Review the following checklist before meeting with your manager/supervisor to prepare for a fulsome conversation. While there are many changes that you can initiate, it will be helpful to plan out when and who will be responsible for specific changes.

Review the list.

Health and benefits

The following provides information and helpful links to gender-affirming public health and wellness, supports including UBC benefits provisions and resources.

Trans Care BC

The Provincial Health Services Authority has a service called Trans Care BC. The Trans Care BC’s care coordination team helps connect people in BC to gender-affirming health and wellness supports. The website links to resources available to you and those closest to you.

This website provide a general outline of coverage for specific health services and supplies. A Trans Care BC Health Navigator and Primary Care Physician can provide further detail for the transitioning employee on non-UBC benefits related coverage.

Hormone therapy and coverage

Hormone therapy may be prescribed by a primary care physician or nurse practitioner (feminizing hormone therapy only).  Not all primary care physicians feel comfortable initiating hormone therapy, and may require a letter from a mental health professional before writing a prescription.

In BC, the cost of hormone therapy may be covered by an employer benefits plan (such as the UBC Extended Health plan) and/or PharmaCare (BC public drug program – the main program, Fair PharmaCare, is income-based and will cover drugs once the annual deductible has been reached).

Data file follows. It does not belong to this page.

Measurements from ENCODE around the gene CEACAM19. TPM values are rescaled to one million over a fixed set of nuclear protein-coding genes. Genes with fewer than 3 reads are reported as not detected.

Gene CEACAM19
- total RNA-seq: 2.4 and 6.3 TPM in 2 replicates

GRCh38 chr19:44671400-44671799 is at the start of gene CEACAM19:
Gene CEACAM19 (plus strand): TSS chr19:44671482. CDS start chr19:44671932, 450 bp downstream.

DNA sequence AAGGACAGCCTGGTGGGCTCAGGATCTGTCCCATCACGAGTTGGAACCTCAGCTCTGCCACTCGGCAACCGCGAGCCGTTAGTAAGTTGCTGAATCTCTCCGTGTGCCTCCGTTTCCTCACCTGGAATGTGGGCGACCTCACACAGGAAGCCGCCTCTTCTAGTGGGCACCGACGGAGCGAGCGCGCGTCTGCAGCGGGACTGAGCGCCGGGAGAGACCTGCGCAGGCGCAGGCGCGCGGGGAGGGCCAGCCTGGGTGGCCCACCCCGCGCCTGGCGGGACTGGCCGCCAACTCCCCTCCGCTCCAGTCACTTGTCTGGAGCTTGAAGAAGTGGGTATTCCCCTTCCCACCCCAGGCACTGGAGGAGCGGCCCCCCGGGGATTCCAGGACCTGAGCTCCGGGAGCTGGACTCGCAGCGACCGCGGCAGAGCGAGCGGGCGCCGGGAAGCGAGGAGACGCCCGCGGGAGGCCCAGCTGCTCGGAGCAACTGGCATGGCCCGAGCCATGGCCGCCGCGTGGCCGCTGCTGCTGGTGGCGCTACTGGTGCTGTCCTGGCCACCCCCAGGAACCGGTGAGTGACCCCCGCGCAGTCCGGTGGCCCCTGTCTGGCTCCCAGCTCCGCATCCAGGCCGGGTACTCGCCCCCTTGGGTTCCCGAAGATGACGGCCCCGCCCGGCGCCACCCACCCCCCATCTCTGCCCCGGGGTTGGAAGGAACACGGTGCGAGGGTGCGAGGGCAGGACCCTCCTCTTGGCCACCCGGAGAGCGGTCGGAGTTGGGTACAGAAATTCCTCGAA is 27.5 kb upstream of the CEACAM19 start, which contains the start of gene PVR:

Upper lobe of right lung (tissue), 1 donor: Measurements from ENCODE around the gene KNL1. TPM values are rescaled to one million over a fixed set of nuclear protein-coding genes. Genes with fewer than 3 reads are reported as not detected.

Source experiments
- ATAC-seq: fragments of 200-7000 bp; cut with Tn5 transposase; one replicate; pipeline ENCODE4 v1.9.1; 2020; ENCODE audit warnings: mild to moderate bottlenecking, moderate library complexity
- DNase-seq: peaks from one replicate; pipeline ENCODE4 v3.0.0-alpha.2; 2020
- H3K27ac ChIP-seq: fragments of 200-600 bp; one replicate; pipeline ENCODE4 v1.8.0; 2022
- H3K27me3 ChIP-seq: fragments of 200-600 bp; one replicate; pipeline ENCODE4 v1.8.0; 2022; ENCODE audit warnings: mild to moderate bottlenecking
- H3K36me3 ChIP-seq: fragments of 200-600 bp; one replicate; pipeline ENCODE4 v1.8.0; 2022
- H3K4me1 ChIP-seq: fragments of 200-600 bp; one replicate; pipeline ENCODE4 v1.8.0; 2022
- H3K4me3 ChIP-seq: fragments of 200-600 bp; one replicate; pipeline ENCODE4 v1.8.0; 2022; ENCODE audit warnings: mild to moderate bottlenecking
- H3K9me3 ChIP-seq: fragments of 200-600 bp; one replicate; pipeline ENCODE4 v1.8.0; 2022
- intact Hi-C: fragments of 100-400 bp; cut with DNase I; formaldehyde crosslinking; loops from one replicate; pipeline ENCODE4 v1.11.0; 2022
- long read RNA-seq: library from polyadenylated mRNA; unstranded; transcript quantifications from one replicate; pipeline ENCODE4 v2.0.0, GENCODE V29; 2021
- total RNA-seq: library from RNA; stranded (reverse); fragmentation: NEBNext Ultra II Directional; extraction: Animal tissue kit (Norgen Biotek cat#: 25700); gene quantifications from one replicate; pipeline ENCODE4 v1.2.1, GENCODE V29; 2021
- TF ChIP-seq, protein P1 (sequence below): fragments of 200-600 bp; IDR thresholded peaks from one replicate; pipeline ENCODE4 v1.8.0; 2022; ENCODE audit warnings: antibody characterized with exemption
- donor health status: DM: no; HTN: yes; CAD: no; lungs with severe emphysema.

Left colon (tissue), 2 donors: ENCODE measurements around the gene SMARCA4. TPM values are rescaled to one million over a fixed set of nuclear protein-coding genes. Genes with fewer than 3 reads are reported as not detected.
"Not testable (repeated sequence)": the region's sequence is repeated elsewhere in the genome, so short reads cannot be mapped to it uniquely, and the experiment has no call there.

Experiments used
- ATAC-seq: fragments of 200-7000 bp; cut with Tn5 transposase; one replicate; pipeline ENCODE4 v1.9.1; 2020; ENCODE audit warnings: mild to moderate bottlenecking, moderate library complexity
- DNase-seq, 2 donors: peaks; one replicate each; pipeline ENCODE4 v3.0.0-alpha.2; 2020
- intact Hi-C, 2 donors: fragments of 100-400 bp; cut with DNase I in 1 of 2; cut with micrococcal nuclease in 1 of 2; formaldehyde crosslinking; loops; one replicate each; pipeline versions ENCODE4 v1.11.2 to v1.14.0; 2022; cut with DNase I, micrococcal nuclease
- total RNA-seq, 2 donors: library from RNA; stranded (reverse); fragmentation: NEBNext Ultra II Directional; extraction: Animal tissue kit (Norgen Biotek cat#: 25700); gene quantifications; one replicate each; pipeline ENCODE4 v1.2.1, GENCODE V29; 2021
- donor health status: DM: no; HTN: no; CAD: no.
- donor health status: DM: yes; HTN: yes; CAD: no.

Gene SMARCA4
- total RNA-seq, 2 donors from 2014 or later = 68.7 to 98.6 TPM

Generally speaking, the UBC Extended Health plan will cover estrogen/progesterone and testosterone at 80% (100% for BCGEU Childcare employees); however, the Drug Identification Number (DIN) of the prescribed drug(s) is required for final confirmation.  To confirm coverage, employees can contact the Sun Life Call Centre at 1-800-661-7334 or 1-800-361-6212 or use the drug look-up feature on the Sun Life Plan Member website or mobile app.

If the medication prescribed is not covered by PharmaCare or the UBC Extended Health plan, the employee’s primary care physician can apply for PharmaCare Special Authority for coverage.

For more information, visit the Provincial Health Services Authority’s Hormone Therapy page.

Gender affirming surgery and coverage

In BC, the cost of gender affirming surgeries are automatically covered under the public provincial health program, Medical Services Plan (MSP) if a Qualified Assessor(s) recommends surgery.

MSP will cover physician and hospital in-patient medical care services related to the surgery.  The following costs are not covered: